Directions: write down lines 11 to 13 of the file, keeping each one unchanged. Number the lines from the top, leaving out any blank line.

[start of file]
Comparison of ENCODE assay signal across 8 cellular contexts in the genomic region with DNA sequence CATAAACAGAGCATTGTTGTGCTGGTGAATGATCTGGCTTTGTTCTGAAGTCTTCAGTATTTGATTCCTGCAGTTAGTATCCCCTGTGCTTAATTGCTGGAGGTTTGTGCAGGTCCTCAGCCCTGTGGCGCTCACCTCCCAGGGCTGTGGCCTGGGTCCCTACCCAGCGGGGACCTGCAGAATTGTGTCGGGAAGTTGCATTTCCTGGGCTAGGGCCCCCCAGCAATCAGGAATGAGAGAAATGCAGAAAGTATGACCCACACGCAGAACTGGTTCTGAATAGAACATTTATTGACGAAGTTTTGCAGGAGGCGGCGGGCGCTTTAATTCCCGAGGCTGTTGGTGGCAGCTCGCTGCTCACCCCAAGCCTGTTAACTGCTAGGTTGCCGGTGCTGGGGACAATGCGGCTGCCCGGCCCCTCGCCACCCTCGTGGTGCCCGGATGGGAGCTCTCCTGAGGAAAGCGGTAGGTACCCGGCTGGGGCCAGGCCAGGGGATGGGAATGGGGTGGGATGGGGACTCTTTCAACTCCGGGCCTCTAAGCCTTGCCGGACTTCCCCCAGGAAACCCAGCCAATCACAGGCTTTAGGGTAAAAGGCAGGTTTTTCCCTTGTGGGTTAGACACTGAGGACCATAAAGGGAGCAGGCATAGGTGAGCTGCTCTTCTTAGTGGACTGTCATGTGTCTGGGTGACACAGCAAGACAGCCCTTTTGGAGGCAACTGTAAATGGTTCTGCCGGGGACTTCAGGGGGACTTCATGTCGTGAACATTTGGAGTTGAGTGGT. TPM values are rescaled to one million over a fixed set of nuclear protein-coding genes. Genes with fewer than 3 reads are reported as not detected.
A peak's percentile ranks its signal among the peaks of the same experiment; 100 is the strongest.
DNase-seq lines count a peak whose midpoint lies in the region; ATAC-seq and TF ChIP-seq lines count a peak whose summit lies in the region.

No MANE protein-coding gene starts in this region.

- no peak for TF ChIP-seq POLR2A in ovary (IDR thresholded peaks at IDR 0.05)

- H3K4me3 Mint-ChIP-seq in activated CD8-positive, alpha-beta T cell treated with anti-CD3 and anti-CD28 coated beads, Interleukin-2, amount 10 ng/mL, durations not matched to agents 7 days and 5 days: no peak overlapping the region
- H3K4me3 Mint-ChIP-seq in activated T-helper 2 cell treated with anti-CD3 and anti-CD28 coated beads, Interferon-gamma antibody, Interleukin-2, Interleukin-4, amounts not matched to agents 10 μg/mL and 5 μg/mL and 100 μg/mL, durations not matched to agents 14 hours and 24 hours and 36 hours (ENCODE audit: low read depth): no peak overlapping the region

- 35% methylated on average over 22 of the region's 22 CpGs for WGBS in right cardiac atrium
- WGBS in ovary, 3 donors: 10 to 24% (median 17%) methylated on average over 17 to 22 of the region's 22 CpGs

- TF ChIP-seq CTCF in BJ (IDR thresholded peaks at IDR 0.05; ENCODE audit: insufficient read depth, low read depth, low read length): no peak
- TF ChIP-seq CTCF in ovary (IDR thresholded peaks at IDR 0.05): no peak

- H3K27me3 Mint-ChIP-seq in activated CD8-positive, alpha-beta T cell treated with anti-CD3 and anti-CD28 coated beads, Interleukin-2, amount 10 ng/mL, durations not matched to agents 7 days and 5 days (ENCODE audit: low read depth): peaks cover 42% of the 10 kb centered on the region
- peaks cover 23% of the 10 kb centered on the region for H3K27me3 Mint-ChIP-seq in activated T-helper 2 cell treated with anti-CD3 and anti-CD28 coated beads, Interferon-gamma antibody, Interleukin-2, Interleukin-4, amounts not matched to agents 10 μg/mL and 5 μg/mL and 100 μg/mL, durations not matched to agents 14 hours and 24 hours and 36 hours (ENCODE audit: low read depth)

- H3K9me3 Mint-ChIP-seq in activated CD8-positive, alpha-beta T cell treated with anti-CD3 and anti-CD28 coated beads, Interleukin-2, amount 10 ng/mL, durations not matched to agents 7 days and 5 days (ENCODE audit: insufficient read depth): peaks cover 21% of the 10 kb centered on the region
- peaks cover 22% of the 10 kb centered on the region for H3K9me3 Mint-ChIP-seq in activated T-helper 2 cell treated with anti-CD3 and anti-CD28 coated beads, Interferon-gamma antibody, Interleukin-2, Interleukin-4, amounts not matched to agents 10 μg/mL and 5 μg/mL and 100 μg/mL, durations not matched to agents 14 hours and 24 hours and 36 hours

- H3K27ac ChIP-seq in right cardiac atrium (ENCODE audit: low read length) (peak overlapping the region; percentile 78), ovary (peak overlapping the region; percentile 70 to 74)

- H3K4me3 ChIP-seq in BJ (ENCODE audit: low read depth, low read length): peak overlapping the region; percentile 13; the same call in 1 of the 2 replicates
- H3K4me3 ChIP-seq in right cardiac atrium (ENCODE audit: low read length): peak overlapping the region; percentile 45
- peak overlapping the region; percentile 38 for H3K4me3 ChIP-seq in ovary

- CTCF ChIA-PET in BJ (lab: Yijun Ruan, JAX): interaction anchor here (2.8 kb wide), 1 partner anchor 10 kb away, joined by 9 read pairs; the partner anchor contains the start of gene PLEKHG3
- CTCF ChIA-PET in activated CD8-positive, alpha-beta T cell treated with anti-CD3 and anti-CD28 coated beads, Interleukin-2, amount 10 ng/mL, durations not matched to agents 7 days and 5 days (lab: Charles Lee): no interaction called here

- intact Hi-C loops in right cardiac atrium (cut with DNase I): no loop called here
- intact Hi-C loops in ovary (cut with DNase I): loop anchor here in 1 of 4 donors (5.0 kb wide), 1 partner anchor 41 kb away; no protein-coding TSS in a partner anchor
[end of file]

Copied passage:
- TF ChIP-seq CTCF in ovary (IDR thresholded peaks at IDR 0.05): no peak

- H3K27me3 Mint-ChIP-seq in activated CD8-positive, alpha-beta T cell treated with anti-CD3 and anti-CD28 coated beads, Interleukin-2, amount 10 ng/mL, durations not matched to agents 7 days and 5 days (ENCODE audit: low read depth): peaks cover 42% of the 10 kb centered on the region
- peaks cover 23% of the 10 kb centered on the region for H3K27me3 Mint-ChIP-seq in activated T-helper 2 cell treated with anti-CD3 and anti-CD28 coated beads, Interferon-gamma antibody, Interleukin-2, Interleukin-4, amounts not matched to agents 10 μg/mL and 5 μg/mL and 100 μg/mL, durations not matched to agents 14 hours and 24 hours and 36 hours (ENCODE audit: low read depth)